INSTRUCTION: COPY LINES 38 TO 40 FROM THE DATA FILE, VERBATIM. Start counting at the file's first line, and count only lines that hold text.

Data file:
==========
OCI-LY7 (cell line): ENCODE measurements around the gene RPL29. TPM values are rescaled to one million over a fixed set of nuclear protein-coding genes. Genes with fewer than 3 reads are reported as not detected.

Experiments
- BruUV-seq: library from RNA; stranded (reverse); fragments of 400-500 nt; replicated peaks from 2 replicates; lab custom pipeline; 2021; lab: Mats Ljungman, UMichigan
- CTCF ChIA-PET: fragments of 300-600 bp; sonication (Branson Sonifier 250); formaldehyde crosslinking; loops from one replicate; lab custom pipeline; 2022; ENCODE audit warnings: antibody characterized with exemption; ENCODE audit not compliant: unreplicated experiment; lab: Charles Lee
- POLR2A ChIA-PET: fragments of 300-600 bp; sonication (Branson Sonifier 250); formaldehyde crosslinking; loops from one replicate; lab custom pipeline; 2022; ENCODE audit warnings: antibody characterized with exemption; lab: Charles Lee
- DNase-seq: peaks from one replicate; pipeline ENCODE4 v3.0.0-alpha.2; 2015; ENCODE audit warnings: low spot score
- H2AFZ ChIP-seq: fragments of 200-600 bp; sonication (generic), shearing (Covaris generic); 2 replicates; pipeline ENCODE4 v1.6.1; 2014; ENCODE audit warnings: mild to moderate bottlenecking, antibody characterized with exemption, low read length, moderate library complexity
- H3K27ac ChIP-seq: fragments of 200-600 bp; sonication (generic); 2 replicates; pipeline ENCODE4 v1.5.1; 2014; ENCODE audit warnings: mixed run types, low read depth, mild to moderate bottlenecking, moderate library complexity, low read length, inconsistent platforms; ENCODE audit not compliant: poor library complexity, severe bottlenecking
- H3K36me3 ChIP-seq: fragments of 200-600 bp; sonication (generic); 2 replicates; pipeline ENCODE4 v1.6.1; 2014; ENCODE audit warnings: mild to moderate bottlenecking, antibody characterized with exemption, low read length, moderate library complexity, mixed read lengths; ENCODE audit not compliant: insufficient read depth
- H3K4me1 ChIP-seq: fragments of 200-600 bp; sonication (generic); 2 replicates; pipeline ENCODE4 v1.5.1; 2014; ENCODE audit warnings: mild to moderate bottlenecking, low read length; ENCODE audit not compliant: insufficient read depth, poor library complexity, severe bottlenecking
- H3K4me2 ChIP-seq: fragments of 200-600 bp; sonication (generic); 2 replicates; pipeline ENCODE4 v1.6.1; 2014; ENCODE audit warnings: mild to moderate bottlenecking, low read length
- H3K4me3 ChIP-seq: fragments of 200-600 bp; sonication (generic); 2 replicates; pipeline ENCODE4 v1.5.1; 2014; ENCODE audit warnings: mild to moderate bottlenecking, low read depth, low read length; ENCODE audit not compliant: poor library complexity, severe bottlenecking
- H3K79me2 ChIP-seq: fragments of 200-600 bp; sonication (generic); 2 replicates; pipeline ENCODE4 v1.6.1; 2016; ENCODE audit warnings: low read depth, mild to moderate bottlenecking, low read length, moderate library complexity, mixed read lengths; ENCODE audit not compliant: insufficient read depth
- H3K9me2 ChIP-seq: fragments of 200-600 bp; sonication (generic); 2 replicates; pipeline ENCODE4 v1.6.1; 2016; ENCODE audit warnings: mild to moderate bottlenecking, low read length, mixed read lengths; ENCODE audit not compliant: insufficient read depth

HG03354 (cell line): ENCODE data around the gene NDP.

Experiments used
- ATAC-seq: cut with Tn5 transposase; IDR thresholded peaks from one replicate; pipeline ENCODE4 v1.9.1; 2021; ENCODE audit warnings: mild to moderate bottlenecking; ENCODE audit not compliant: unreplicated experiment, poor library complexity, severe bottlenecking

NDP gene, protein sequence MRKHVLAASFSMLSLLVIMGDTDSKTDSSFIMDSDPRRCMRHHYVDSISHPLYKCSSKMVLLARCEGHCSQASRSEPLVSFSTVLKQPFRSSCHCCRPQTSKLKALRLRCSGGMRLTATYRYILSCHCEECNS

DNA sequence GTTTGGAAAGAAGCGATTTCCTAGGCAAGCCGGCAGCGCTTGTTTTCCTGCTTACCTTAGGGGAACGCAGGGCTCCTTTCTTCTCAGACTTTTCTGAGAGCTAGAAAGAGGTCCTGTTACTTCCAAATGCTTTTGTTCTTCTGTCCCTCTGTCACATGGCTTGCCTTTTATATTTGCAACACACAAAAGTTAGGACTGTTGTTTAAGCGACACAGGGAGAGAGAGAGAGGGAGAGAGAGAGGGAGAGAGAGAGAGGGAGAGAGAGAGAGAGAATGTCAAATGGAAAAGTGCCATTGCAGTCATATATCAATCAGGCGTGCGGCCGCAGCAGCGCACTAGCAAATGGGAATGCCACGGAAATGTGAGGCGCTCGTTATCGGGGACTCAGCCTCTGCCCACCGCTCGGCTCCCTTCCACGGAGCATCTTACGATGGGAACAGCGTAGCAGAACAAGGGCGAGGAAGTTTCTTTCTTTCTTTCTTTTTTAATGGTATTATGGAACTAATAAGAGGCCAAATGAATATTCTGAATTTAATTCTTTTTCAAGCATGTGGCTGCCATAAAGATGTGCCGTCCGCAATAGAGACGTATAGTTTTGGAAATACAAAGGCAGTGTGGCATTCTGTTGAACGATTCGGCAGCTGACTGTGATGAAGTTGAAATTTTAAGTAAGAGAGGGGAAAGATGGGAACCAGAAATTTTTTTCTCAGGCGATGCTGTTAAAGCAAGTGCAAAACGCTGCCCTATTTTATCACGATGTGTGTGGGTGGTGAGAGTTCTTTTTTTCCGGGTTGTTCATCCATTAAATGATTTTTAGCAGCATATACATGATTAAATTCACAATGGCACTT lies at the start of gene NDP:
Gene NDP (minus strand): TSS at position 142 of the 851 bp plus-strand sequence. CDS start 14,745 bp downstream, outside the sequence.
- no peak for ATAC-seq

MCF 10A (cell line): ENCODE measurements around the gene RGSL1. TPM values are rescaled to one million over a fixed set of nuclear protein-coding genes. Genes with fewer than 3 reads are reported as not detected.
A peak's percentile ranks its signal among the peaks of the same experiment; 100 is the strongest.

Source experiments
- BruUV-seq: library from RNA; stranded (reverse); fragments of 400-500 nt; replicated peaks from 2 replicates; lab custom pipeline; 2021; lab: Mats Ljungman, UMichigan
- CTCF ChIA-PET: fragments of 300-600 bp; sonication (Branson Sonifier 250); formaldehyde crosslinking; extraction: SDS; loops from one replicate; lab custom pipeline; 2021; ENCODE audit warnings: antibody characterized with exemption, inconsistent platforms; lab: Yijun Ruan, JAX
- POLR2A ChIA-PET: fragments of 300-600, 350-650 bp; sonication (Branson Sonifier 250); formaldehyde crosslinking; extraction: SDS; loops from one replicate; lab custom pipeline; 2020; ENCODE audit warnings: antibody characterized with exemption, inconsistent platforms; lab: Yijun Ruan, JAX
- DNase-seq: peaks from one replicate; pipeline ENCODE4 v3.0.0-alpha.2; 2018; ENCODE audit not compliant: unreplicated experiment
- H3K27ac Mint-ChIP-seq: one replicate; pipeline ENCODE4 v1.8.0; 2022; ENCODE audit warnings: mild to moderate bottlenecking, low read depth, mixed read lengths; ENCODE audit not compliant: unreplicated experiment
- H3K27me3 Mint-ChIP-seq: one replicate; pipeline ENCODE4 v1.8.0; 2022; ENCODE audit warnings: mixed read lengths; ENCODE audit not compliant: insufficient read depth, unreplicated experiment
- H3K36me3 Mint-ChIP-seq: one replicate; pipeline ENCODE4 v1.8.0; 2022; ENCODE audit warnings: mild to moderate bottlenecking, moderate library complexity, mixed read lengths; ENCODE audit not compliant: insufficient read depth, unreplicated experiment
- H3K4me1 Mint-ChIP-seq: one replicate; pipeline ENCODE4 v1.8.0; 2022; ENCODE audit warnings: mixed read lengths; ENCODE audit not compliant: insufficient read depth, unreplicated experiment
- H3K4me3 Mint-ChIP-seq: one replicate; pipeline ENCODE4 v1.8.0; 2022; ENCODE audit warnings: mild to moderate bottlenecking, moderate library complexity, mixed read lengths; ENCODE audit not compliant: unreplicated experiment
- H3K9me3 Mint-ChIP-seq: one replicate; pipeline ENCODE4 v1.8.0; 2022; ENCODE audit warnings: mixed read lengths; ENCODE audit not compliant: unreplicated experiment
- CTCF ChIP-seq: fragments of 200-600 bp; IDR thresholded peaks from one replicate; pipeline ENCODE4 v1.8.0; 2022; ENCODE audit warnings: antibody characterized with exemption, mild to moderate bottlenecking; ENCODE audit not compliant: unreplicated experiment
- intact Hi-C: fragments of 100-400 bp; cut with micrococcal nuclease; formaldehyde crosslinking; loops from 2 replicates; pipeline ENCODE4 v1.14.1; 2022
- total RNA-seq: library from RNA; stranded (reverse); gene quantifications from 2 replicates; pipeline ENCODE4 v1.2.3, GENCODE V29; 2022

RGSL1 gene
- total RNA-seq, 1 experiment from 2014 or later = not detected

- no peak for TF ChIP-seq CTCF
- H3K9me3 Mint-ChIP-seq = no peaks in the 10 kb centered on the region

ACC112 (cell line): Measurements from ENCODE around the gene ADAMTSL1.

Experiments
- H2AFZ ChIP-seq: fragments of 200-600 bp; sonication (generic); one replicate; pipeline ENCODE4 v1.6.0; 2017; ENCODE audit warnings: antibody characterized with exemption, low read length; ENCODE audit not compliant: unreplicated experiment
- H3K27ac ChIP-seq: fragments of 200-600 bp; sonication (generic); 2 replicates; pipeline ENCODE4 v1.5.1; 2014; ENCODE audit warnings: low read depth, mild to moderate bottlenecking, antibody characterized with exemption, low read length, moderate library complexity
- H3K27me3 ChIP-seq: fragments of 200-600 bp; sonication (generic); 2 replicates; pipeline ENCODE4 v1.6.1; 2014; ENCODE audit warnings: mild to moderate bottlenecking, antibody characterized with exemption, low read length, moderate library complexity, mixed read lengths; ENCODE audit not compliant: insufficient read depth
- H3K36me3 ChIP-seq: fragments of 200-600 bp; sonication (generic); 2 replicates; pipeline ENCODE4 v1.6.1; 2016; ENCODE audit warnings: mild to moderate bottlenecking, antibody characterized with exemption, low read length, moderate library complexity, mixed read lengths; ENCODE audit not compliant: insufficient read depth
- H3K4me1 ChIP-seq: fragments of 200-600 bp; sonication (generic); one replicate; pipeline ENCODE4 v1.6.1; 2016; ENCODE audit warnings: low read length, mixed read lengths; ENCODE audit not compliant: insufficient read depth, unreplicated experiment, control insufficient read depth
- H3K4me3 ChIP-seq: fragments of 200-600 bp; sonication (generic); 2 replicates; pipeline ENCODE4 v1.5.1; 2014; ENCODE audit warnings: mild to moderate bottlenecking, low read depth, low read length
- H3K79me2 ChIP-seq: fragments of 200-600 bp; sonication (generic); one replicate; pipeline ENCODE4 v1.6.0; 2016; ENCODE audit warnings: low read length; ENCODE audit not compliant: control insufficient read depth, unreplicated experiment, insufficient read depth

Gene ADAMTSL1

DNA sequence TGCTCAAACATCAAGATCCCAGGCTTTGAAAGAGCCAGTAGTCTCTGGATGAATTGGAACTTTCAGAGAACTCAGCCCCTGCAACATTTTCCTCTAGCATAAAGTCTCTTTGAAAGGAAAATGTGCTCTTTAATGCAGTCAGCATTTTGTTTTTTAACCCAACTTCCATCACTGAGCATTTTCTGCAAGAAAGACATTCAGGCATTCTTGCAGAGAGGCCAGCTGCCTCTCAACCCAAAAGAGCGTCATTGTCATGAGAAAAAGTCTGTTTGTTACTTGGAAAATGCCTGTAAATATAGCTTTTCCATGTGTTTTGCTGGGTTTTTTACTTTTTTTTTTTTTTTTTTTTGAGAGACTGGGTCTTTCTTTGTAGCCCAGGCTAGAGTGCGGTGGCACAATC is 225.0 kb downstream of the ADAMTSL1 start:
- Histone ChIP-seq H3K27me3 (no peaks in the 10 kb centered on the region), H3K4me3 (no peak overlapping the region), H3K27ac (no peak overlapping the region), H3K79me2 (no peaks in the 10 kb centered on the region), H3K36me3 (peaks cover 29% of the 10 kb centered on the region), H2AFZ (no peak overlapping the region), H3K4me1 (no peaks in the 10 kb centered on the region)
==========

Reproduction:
RGSL1 gene
- total RNA-seq, 1 experiment from 2014 or later = not detected

- no peak for TF ChIP-seq CTCF